What Is Employment?
Take a Closer Look at What It Means to Be Employed
We use the word employee all of the time and most adults have an understanding of what it means to be employed. Yet, there is a very specific definition of employment and it's a good idea for both employers and employees to review it from time to time.
What Does It Mean to Be Employed?
- The work will occur in the employer's designated workplace.
- The work is designed to accomplish the employer organization’s goals and mission.
- In return, the employee receives compensation.
An employment agreement for an individual employee can be verbal, written in a document such as an email, letter, or job offer letter. The offer of employment can be implied in a meeting or interview or written into a formal, official employment contract.
Time and Compensation of Employment
Employment can run the gamut of time commitments and compensation plans. No two jobs are necessarily alike depending on different employment arrangements an employer and employee agree to verbally or in writing.
For example, employment can be:
- An hourly part-time job that is paid a certain dollar amount for each hour worked.
- Full-time employment in which individuals receive a salary and benefits from an employer for performing a whole job.
- Employment can last for a short period of time or it can last for 30-40 years with the same employer.
- Employment can offer flexible employee work schedules or require the employee to work a job daily from 8 a.m. to 5 p.m. with time off for an hour of lunchtime.
As long as the employer is covering his end of the responsibility to pay the employee and the employee wants to continue to work for his employer, the employment relationship will continue.
This includes the fact that setting up the terms and conditions of employment is largely in the hands of the employer. Individual employees can come to negotiated terms but the location, days, hours of work, the work environment, and even the organizational culture are set by the employer.
Employees may make the effort to negotiate any of the terms and conditions of employment but have generally accepted the job with a clear understanding of what the employer is offering. The best time to negotiate is before accepting a job offer if options such as a flexible work schedule are desired.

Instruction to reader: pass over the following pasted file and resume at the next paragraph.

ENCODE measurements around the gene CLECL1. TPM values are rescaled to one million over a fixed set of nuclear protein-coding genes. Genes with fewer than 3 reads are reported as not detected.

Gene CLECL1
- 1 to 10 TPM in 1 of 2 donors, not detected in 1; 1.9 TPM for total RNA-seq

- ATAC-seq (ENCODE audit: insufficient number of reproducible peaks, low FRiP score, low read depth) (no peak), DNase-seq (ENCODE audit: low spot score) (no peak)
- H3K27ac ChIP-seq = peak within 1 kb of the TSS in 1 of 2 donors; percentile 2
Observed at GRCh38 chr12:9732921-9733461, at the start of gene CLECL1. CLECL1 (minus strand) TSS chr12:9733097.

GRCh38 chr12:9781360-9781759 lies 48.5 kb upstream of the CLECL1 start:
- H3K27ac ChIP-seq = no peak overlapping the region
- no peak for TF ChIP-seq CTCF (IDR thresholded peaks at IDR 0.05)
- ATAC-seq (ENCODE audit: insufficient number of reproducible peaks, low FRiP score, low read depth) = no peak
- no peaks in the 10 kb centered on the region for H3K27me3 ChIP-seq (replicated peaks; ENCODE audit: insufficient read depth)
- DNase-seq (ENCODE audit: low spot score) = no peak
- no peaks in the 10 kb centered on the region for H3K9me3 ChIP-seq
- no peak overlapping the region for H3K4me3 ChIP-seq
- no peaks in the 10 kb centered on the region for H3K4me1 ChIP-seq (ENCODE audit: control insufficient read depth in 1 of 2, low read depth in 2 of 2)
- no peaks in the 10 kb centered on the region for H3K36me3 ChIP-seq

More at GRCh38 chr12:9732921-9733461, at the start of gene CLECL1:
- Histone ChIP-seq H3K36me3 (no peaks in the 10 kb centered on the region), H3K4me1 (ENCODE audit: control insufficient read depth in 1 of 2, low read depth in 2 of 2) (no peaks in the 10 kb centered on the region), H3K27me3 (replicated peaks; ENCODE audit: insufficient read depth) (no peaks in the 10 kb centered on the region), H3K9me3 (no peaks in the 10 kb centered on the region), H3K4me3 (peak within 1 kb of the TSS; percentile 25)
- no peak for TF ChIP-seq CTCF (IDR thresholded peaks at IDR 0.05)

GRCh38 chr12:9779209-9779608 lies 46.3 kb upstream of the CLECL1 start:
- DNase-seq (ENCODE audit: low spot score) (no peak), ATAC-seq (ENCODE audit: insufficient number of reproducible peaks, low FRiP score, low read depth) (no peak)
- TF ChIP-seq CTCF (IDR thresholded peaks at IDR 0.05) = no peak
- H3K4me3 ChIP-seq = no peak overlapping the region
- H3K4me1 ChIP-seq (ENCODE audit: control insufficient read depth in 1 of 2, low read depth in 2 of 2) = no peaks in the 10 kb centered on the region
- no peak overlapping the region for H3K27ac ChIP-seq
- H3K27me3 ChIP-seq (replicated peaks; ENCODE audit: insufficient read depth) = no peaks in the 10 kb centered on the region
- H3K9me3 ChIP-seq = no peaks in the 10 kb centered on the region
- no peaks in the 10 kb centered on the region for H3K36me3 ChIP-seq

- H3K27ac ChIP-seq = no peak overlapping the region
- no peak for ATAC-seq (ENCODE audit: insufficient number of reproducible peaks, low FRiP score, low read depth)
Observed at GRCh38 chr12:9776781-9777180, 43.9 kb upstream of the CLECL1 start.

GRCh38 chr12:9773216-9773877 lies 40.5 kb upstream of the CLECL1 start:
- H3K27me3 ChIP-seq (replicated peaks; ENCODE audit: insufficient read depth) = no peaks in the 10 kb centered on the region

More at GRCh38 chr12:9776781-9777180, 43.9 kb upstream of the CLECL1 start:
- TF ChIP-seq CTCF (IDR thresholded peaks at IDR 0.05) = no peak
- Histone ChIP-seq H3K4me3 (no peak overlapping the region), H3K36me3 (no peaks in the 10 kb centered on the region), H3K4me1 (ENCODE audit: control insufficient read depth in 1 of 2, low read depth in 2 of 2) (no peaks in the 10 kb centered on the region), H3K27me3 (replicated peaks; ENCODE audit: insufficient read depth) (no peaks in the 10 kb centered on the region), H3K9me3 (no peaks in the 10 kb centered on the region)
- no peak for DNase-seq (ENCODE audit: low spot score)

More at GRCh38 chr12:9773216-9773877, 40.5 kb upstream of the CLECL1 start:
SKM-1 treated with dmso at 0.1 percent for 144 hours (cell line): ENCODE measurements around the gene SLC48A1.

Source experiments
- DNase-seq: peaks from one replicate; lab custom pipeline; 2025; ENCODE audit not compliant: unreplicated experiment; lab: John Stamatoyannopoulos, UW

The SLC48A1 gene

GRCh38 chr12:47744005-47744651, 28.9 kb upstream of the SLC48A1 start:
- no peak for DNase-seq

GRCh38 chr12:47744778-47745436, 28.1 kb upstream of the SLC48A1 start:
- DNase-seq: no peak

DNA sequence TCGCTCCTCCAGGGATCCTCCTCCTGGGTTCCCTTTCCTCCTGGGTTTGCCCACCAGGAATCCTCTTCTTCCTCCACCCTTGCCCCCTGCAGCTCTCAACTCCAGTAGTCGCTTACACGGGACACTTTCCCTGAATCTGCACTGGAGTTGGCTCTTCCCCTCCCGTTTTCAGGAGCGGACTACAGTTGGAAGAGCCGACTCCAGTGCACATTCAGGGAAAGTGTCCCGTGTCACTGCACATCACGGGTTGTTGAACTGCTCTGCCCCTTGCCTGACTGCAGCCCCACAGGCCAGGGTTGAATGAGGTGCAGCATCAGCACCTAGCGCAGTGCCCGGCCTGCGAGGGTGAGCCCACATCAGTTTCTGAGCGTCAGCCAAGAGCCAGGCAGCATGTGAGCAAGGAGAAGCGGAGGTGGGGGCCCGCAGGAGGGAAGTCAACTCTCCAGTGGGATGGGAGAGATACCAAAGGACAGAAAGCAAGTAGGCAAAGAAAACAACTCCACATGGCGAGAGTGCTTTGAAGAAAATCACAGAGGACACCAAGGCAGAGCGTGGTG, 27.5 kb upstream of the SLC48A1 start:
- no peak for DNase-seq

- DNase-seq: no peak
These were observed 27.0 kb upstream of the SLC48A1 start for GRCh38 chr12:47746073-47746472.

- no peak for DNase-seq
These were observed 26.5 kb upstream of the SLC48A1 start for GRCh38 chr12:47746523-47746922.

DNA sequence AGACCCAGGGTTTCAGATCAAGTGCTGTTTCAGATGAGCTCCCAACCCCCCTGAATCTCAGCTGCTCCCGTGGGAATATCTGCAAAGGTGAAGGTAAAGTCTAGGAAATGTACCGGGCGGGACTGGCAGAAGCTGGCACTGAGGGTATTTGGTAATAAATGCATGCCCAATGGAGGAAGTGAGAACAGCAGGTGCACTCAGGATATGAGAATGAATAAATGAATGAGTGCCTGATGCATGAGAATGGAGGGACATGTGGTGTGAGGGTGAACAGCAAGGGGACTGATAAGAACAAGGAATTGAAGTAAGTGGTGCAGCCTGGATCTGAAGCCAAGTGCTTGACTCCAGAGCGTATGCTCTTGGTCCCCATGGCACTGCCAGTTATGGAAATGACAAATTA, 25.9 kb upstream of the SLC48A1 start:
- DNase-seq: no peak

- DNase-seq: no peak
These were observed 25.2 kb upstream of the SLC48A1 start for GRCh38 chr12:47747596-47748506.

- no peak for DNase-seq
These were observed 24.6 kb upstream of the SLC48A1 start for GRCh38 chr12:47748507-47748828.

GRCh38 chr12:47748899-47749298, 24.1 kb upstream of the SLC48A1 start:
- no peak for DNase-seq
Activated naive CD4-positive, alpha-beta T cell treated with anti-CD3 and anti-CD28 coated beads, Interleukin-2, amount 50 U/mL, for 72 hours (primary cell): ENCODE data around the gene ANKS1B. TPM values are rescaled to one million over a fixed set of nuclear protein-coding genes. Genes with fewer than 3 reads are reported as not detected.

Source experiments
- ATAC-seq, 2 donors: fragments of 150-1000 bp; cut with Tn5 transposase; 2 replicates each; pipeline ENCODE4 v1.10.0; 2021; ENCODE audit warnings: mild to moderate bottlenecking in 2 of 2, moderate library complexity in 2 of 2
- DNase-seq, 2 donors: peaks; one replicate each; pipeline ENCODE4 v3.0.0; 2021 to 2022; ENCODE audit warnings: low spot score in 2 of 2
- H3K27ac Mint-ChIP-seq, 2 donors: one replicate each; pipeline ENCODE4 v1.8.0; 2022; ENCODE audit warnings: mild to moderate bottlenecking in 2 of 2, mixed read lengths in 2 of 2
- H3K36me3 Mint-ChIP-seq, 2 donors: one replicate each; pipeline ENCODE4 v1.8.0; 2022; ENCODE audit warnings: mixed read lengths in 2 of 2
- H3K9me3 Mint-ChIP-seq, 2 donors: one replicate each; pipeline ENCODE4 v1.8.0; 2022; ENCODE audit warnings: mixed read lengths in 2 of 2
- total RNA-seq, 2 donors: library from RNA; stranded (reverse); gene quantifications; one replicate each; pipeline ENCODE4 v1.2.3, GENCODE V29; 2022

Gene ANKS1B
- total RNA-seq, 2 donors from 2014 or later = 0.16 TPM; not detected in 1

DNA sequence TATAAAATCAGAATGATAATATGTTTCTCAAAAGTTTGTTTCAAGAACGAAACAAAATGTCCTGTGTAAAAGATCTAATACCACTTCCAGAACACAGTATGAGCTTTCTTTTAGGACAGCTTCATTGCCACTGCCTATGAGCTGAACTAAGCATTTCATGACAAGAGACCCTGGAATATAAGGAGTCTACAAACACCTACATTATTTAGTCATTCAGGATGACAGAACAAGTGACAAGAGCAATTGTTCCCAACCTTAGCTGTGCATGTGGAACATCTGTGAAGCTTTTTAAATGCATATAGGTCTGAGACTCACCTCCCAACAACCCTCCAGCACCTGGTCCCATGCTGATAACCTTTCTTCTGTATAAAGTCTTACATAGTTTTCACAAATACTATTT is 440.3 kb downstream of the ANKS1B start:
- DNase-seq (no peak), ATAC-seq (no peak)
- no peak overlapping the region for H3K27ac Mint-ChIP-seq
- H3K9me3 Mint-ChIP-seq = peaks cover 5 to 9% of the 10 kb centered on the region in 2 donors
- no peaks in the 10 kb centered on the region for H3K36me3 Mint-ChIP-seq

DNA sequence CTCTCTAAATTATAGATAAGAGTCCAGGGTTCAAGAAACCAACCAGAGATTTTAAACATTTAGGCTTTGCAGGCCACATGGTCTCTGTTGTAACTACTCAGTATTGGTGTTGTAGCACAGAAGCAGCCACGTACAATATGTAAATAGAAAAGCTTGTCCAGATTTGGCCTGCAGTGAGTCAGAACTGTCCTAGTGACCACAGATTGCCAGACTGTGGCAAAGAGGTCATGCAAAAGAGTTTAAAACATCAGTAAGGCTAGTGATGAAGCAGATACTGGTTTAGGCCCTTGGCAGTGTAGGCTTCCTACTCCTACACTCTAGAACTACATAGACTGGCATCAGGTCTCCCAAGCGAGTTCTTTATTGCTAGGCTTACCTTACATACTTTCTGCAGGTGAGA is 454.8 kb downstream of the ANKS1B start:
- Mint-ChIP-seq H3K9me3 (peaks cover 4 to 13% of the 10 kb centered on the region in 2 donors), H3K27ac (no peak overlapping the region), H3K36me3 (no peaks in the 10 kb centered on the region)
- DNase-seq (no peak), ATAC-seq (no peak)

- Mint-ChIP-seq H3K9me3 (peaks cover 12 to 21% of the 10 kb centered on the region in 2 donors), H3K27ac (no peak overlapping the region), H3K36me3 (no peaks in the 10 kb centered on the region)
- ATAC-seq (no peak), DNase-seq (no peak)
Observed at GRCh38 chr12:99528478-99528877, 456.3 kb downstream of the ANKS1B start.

Employment ends at the prerogative of the employer or the employee. Especially in locations that are right-to-work at-will states, employers may terminate employment or employees may quit for no reason or any reason they choose.
The Work and The Workplace Environment
In employment, the employer determines the where, when, how, why, and what of the work that is performed by the employee. The degree of input, autonomy, and self-directedness that an employee experiences on the job are a by-product of an employer’s philosophy of management and employment.
Each person who wants to find a job and stay employed needs to find and interact with an environment that meets his or her needs for autonomy, direction, empowerment, and satisfaction.
If an employee has a disagreement with an employer in the private sector, the employee can discuss the unhappiness with his manager, go to the Human Resources department, talk to his manager's manager, or give notice.
In particularly unpleasant situations, the employee may also seek help from an employee-side employment law attorney or from his state Department of Labor or equivalent. But, there is no assuredness that his point of view will prevail in any potential contact with his employer or in a lawsuit.
In the public sector employment, a union-negotiated contract may govern the ability of the employee to negotiate desired changes.
But, the employee still has the opportunity to speak with his manager and the organization's HR department. But again, with a contract in place, employers have a difficult time treating employees differently.
The Government's Role in Employment
In the United States, much of an employment relationship between an employer and employee is governed by the needs, profitability, and management philosophy of the employer. The employment relationship is also driven by the availability of employees in the marketplace and the expectations of employees about their employers of choice.
Increasingly, however, Federal and state laws are enacted which direct the employment relationship and decrease the autonomy of employers. It is important for employers to stay up-to-date on current regulations with the federal and state governments.
Government entities like the Department of Labor (at both the federal and state levels) are also available to employees. These organizations are tasked with tracking job statistics and can assist employees in disputes with their employers.